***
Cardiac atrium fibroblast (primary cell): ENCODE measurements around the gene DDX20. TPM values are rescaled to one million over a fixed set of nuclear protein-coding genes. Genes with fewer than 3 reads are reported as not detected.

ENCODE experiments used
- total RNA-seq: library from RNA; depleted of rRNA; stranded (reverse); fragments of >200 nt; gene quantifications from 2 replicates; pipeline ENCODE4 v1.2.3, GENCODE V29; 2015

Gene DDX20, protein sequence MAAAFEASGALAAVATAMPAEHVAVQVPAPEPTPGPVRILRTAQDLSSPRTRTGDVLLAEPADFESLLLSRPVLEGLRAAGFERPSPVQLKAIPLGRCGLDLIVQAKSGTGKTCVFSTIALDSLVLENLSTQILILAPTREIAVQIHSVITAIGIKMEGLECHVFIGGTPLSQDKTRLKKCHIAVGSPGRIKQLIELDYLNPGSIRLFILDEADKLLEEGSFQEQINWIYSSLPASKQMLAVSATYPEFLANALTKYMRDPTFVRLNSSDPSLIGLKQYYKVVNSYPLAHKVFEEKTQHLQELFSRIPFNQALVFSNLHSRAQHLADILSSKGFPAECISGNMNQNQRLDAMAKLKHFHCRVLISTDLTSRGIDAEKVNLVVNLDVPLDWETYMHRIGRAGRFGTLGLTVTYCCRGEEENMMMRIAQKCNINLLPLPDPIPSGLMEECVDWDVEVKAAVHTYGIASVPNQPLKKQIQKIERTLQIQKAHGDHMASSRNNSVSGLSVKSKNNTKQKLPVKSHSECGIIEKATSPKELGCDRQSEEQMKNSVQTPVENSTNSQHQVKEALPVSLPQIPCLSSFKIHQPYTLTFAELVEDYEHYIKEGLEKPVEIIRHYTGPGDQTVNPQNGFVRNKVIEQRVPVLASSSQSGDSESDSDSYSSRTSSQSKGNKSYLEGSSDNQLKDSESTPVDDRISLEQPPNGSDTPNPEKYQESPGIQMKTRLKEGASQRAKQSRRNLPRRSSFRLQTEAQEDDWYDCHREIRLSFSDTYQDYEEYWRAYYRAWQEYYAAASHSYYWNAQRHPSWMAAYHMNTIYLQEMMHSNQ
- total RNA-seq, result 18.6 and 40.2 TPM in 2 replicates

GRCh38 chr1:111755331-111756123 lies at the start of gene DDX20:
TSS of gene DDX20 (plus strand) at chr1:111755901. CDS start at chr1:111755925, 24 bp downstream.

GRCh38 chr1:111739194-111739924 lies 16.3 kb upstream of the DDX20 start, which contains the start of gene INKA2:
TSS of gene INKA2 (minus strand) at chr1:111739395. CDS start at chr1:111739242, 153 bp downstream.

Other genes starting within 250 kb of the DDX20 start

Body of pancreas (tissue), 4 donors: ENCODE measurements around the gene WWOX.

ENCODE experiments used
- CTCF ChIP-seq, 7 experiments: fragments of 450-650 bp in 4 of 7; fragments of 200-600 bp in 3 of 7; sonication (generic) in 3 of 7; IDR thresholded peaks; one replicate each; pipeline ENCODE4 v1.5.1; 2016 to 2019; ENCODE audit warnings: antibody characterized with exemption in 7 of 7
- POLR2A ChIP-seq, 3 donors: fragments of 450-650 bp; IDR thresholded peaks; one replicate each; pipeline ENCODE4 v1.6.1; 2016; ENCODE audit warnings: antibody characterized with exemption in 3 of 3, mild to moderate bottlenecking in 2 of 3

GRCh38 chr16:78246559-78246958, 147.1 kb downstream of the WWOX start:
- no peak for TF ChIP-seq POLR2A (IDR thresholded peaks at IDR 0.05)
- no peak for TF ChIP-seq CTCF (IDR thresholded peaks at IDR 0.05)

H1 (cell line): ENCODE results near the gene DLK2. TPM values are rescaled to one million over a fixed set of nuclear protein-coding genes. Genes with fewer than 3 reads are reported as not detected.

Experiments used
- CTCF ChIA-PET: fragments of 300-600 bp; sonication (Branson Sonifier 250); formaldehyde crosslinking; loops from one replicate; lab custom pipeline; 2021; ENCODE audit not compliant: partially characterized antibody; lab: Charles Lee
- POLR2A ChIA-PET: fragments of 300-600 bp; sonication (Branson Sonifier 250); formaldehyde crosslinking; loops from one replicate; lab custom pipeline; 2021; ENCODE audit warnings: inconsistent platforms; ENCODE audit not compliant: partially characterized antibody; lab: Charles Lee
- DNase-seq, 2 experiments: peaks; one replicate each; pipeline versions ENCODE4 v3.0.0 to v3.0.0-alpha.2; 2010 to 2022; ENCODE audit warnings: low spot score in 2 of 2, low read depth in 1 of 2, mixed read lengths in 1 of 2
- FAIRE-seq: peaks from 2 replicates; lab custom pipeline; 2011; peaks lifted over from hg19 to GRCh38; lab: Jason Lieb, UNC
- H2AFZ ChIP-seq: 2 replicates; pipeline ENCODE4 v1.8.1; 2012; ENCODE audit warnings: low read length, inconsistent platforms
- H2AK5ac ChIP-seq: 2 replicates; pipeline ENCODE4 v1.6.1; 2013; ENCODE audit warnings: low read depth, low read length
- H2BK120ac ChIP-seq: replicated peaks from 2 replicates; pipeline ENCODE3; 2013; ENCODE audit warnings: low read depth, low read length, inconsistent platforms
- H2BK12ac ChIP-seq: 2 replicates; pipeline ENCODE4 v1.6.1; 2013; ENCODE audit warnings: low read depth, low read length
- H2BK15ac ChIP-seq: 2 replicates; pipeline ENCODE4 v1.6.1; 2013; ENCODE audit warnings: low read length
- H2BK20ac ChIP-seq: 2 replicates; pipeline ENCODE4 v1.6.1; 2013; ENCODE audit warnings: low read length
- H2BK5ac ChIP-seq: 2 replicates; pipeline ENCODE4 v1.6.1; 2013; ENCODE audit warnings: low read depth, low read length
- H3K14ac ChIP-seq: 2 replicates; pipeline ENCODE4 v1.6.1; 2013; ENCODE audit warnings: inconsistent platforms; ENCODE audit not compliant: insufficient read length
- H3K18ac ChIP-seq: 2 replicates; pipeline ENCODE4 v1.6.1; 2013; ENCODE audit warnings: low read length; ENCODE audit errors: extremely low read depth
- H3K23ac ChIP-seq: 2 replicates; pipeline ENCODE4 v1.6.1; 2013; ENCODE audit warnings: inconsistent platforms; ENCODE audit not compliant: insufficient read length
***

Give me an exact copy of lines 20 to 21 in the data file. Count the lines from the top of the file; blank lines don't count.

- CTCF ChIA-PET: fragments of 300-600 bp; sonication (Branson Sonifier 250); formaldehyde crosslinking; loops from one replicate; lab custom pipeline; 2021; ENCODE audit not compliant: partially characterized antibody; lab: Charles Lee
- POLR2A ChIA-PET: fragments of 300-600 bp; sonication (Branson Sonifier 250); formaldehyde crosslinking; loops from one replicate; lab custom pipeline; 2021; ENCODE audit warnings: inconsistent platforms; ENCODE audit not compliant: partially characterized antibody; lab: Charles Lee